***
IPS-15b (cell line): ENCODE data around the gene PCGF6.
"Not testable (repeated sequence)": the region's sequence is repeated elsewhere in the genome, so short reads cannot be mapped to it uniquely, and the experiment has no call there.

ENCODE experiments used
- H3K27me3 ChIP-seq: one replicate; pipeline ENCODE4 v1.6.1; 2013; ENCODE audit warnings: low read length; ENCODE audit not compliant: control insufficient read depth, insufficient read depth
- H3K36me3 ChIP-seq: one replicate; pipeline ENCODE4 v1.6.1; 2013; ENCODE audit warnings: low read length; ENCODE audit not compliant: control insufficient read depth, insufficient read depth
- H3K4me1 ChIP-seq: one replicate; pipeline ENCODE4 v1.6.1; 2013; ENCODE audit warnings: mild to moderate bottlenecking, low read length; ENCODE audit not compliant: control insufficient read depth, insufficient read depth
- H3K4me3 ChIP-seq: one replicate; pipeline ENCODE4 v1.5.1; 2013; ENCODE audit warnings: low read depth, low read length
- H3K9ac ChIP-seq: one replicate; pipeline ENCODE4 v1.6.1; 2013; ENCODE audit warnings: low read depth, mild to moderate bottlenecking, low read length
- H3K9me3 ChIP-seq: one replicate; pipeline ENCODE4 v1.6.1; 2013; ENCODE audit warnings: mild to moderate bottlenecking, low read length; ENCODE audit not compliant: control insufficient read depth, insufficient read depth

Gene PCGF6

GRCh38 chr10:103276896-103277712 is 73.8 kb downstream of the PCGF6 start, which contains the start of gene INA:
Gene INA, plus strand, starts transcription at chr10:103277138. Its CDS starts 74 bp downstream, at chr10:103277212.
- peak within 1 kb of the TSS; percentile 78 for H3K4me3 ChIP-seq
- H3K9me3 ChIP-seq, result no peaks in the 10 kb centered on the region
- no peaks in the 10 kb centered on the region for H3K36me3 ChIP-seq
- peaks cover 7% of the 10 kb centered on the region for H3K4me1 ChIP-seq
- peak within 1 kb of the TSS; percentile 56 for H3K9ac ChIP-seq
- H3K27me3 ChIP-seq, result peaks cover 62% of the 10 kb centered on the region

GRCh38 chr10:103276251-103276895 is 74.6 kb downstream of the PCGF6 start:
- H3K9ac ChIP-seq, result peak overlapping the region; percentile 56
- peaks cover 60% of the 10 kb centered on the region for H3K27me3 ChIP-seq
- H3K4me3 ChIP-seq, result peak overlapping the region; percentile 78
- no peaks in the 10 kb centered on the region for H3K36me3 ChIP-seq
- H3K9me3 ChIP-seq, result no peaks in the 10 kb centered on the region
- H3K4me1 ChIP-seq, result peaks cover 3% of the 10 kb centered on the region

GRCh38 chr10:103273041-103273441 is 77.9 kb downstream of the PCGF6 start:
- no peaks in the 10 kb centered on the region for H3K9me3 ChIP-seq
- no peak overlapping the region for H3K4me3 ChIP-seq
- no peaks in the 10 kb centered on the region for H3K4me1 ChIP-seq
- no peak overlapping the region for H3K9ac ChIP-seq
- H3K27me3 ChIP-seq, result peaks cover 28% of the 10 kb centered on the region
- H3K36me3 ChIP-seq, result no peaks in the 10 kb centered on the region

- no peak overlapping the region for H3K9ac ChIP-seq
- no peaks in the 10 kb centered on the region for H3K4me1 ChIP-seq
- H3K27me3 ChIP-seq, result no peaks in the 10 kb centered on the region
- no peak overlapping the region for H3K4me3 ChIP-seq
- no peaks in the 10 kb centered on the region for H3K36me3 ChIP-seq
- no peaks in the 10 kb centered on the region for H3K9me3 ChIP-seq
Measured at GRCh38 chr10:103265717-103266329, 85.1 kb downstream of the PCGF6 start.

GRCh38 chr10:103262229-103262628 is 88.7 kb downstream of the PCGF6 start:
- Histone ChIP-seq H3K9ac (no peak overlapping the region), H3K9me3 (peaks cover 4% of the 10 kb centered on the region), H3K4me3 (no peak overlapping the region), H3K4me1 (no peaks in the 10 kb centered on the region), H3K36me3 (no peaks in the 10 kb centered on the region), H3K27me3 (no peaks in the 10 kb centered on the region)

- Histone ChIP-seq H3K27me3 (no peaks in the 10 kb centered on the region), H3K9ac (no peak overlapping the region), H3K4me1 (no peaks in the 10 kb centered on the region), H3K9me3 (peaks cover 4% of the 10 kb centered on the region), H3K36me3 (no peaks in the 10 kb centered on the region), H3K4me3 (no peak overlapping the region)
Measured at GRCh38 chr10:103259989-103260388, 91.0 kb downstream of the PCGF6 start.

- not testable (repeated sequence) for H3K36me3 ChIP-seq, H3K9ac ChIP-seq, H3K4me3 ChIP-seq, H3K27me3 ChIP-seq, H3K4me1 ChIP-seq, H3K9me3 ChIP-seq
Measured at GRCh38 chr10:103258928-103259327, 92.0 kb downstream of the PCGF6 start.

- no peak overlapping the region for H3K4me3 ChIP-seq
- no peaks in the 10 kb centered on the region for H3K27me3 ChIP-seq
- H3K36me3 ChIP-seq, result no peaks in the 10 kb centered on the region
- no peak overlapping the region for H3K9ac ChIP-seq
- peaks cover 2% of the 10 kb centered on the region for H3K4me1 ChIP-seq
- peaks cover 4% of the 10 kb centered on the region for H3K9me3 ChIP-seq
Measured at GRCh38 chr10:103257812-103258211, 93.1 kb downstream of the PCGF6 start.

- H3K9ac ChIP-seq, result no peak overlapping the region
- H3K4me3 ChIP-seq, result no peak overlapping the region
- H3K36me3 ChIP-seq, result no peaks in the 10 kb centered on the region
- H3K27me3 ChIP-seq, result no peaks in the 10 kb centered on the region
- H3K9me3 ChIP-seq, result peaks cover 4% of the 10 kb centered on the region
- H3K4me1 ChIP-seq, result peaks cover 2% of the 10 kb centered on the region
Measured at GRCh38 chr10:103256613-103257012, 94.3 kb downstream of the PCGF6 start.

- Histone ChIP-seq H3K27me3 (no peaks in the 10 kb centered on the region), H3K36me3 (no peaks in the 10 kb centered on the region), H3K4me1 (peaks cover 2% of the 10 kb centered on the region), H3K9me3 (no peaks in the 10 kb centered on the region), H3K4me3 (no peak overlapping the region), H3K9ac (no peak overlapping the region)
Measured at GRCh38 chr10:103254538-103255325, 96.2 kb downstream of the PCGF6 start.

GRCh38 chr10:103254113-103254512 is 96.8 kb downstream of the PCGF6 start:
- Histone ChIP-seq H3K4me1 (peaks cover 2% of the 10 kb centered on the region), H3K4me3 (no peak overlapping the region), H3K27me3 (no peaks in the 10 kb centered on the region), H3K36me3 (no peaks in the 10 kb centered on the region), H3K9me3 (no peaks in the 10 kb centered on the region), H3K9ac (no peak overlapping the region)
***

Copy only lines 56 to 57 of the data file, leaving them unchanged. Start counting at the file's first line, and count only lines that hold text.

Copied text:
- H3K27me3 ChIP-seq, result no peaks in the 10 kb centered on the region
- H3K9me3 ChIP-seq, result peaks cover 4% of the 10 kb centered on the region